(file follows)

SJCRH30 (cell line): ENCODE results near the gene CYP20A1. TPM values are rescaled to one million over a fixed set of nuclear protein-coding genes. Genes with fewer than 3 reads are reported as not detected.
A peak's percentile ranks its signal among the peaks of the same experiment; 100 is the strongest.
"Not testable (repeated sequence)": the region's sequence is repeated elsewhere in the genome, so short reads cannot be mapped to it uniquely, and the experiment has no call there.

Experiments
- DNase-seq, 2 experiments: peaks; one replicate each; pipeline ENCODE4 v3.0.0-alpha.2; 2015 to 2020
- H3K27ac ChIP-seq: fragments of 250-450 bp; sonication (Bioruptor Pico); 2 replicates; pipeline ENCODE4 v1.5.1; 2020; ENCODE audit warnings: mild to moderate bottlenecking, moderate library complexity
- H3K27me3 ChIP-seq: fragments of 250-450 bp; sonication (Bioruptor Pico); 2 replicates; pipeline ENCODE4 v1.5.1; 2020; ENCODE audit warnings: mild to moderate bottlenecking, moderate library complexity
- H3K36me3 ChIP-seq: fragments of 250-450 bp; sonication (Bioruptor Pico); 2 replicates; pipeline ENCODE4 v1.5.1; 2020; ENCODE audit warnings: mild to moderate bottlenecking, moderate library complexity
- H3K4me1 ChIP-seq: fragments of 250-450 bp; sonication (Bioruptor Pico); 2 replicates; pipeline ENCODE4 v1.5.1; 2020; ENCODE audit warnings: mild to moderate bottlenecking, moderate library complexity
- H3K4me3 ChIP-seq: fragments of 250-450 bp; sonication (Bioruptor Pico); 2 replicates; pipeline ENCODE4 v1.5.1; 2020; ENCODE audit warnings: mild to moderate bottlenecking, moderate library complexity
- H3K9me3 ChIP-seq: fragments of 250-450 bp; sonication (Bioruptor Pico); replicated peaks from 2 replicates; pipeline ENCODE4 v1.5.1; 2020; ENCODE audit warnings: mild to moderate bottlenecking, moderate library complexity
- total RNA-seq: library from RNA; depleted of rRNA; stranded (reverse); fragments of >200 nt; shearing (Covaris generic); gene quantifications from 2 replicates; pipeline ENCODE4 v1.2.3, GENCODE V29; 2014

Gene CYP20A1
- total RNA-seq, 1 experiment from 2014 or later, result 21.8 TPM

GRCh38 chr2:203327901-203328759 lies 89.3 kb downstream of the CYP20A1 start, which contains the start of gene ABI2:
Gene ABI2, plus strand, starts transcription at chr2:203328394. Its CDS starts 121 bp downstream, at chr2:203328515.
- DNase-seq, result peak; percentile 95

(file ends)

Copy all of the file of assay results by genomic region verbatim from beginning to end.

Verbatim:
SJCRH30 (cell line): ENCODE results near the gene CYP20A1. TPM values are rescaled to one million over a fixed set of nuclear protein-coding genes. Genes with fewer than 3 reads are reported as not detected.
A peak's percentile ranks its signal among the peaks of the same experiment; 100 is the strongest.
"Not testable (repeated sequence)": the region's sequence is repeated elsewhere in the genome, so short reads cannot be mapped to it uniquely, and the experiment has no call there.

Experiments
- DNase-seq, 2 experiments: peaks; one replicate each; pipeline ENCODE4 v3.0.0-alpha.2; 2015 to 2020
- H3K27ac ChIP-seq: fragments of 250-450 bp; sonication (Bioruptor Pico); 2 replicates; pipeline ENCODE4 v1.5.1; 2020; ENCODE audit warnings: mild to moderate bottlenecking, moderate library complexity
- H3K27me3 ChIP-seq: fragments of 250-450 bp; sonication (Bioruptor Pico); 2 replicates; pipeline ENCODE4 v1.5.1; 2020; ENCODE audit warnings: mild to moderate bottlenecking, moderate library complexity
- H3K36me3 ChIP-seq: fragments of 250-450 bp; sonication (Bioruptor Pico); 2 replicates; pipeline ENCODE4 v1.5.1; 2020; ENCODE audit warnings: mild to moderate bottlenecking, moderate library complexity
- H3K4me1 ChIP-seq: fragments of 250-450 bp; sonication (Bioruptor Pico); 2 replicates; pipeline ENCODE4 v1.5.1; 2020; ENCODE audit warnings: mild to moderate bottlenecking, moderate library complexity
- H3K4me3 ChIP-seq: fragments of 250-450 bp; sonication (Bioruptor Pico); 2 replicates; pipeline ENCODE4 v1.5.1; 2020; ENCODE audit warnings: mild to moderate bottlenecking, moderate library complexity
- H3K9me3 ChIP-seq: fragments of 250-450 bp; sonication (Bioruptor Pico); replicated peaks from 2 replicates; pipeline ENCODE4 v1.5.1; 2020; ENCODE audit warnings: mild to moderate bottlenecking, moderate library complexity
- total RNA-seq: library from RNA; depleted of rRNA; stranded (reverse); fragments of >200 nt; shearing (Covaris generic); gene quantifications from 2 replicates; pipeline ENCODE4 v1.2.3, GENCODE V29; 2014

Gene CYP20A1
- total RNA-seq, 1 experiment from 2014 or later, result 21.8 TPM

GRCh38 chr2:203327901-203328759 lies 89.3 kb downstream of the CYP20A1 start, which contains the start of gene ABI2:
Gene ABI2, plus strand, starts transcription at chr2:203328394. Its CDS starts 121 bp downstream, at chr2:203328515.
- DNase-seq, result peak; percentile 95